Electronic waste has become a global concern due to the short lifespan of technological gadgets. Electronic waste has now been given a “second life” – transforming it into flexible biosensors that are cheap and easy to produce, according on a new study from Binghamton University’s State University at New York.
In a paper published today in Nature Communications, the scientists described how to extract the thin metal layer from a golden disc in order to make sensors for monitoring the electrical activity of the human heart and muscles, as well as lactic acid, glucose, pH, and oxygen levels. These instruments link to smartphones via Bluetooth.
The first step in fabrication is to remove the metal coating from the plastic using a chemical process and tape, then tape the metal layer down, and then process the thin layer to make it flexible.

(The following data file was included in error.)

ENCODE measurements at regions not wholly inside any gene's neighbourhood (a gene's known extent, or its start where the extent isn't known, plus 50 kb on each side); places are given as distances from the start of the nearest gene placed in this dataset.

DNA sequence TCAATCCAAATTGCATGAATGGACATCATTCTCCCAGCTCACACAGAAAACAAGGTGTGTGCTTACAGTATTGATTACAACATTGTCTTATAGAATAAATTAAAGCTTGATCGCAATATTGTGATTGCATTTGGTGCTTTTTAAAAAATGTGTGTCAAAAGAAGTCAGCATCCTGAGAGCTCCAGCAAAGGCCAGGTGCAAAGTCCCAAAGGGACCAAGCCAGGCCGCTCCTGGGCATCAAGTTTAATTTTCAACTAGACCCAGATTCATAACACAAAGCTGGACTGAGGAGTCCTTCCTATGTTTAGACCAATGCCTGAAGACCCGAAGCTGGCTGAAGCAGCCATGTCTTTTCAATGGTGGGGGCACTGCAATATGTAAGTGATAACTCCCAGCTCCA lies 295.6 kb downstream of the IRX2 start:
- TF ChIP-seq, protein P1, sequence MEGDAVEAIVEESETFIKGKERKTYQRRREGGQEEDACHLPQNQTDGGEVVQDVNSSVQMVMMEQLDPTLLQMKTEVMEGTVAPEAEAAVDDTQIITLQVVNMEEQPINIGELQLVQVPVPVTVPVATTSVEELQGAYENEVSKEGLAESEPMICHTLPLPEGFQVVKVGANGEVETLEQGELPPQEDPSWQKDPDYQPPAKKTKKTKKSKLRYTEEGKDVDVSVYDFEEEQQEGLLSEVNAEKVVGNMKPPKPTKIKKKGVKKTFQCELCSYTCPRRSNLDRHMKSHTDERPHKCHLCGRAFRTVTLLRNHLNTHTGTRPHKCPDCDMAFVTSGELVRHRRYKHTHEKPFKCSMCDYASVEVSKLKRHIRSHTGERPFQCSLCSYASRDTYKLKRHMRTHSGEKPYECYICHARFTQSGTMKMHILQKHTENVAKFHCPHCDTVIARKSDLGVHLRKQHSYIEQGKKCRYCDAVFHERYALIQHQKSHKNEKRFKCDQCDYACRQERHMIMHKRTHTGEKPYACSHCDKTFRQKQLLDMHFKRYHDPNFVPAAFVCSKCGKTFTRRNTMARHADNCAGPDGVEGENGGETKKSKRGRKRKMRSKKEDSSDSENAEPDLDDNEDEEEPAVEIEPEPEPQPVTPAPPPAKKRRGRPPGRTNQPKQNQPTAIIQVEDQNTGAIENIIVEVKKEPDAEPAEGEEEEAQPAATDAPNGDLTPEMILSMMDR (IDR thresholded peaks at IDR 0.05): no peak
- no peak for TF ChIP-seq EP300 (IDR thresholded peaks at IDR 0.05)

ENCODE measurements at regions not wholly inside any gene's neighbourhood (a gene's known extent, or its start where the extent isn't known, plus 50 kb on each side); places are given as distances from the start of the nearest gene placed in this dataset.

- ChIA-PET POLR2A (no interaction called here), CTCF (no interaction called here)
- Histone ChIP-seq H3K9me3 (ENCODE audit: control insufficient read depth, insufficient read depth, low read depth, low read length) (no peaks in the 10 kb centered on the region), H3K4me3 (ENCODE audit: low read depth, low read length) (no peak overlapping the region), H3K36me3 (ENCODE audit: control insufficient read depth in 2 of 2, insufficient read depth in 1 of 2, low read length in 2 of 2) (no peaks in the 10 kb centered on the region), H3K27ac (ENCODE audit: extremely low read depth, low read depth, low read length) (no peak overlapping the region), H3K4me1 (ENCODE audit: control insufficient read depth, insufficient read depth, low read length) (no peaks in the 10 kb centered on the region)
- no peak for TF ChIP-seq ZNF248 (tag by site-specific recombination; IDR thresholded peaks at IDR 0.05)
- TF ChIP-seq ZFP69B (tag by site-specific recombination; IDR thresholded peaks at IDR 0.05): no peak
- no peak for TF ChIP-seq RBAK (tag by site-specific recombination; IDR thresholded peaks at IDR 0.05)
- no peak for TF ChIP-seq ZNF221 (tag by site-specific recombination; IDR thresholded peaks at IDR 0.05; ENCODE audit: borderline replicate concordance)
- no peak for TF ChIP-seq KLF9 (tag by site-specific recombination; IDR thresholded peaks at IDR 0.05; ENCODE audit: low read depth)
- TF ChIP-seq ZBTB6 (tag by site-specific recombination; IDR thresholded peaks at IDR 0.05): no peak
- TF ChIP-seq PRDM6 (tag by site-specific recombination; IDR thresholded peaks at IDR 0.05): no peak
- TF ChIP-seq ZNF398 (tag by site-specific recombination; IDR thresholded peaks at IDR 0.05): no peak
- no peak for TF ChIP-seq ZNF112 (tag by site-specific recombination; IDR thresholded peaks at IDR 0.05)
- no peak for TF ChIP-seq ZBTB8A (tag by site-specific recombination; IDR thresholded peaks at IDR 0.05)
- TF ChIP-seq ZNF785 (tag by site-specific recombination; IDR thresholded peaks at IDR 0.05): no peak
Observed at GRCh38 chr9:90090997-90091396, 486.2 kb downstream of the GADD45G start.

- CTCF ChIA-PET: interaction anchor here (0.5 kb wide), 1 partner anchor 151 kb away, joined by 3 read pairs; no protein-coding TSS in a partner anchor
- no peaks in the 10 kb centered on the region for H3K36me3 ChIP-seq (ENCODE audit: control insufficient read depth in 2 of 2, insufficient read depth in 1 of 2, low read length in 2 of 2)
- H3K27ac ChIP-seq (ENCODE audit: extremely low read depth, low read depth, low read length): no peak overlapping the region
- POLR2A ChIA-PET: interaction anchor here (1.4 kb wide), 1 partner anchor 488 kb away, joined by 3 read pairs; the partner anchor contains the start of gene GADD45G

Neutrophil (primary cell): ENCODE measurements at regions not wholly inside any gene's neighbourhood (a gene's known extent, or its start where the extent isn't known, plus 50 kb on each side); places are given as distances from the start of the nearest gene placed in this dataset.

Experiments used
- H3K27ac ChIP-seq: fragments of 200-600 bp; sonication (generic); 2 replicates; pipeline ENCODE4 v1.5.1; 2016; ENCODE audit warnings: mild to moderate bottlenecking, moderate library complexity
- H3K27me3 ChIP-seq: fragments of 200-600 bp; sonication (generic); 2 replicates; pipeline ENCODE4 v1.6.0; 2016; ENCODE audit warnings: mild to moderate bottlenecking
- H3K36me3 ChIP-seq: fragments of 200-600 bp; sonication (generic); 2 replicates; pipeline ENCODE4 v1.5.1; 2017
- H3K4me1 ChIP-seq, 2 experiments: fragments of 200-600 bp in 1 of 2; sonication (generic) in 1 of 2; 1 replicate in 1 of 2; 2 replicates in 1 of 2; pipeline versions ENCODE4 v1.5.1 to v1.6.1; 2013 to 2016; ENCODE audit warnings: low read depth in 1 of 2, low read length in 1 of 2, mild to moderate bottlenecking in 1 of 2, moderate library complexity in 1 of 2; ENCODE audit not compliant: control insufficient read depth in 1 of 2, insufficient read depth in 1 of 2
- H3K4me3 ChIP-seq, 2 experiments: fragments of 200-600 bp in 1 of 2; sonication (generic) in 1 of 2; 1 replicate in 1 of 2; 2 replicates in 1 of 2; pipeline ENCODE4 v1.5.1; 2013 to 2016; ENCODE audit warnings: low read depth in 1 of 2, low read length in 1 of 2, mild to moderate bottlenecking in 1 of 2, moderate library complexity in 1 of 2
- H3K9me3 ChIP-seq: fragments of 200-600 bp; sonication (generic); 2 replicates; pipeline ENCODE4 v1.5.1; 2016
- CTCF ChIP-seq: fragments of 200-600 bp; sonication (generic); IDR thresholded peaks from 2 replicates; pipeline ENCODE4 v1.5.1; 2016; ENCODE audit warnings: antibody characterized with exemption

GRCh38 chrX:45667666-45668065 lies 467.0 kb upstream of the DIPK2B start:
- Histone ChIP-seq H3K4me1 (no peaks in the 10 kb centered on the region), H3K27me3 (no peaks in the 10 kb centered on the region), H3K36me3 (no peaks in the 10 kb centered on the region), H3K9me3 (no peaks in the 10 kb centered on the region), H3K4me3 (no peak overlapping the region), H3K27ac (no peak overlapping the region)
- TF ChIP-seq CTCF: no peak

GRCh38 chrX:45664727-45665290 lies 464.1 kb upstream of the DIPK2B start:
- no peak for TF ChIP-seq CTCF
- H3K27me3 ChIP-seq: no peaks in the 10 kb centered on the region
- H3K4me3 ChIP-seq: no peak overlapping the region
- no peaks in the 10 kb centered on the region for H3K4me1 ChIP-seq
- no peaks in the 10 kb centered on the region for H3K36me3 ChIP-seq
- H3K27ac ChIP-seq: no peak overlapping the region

The production process is completed in 20 to 30 minutes, releases no toxic chemicals, and does not require expensive equipment, which costs about $1.50 each. A sustainable method of upcycling this e-waste does not require sophisticated microfabrication equipment, expensive materials or high-level engineering skills.
To make the sensors, the researchers used a Cricut cutter, an off-the-shelf machine that cuts materials such as paper, vinyl, and foil stamping. The flex circuit would then be removed and glued to a person, and with the help of a smartphone app, a medical professional or patient could get a reading and track progress over time.
The researchers said that this time a gold disc was used, and in the future they would like to explore whether the same process could be applied to the more common silver disc. At the same time, they will also investigate whether laser engraving can be used to further increase the cycle speed of upcycling discs.
Josh Yang is a Tech Writer who loves helping people understand what's going on in the tech industry. He writes about all things tech, from the newest gadgets to how to get your cat off your keyboard. Josh has been writing since 2013 and enjoys discovering new topics and sharing them with his audience.